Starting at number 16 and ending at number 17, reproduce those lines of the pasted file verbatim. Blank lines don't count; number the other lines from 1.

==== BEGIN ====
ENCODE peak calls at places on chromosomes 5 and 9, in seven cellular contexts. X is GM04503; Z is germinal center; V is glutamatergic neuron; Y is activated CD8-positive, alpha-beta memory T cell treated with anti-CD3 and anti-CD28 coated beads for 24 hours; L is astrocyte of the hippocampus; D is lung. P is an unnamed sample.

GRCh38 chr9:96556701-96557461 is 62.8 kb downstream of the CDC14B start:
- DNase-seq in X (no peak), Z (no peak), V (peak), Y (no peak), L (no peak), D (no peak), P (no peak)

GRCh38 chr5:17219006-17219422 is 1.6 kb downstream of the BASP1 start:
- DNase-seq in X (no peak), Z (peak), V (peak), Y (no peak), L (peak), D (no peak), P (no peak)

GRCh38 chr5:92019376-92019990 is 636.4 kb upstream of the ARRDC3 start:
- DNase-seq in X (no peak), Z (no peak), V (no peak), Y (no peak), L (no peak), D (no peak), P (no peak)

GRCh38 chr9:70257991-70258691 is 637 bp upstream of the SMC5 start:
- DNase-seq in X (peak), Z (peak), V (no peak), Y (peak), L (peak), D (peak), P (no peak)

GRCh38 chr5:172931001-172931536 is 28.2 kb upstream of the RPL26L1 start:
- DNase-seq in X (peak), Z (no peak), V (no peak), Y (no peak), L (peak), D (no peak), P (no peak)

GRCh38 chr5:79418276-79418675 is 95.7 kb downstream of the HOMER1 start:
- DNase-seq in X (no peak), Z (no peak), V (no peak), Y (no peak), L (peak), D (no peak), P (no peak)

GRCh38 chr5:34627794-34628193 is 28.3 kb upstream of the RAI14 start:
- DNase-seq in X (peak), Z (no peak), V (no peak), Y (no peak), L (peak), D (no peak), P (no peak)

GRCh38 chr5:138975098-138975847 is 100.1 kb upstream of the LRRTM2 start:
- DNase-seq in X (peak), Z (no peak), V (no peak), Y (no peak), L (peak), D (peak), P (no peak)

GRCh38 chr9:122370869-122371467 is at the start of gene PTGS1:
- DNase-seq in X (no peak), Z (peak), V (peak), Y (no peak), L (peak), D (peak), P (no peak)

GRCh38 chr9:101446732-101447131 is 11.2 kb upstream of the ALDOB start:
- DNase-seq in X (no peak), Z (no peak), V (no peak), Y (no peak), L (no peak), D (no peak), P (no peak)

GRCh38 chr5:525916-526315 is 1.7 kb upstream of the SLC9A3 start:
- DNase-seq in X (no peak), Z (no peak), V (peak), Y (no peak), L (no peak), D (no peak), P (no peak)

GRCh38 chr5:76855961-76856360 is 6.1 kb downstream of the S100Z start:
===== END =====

GRCh38 chr5:138975098-138975847 is 100.1 kb upstream of the LRRTM2 start:
- DNase-seq in X (peak), Z (no peak), V (no peak), Y (no peak), L (peak), D (peak), P (no peak)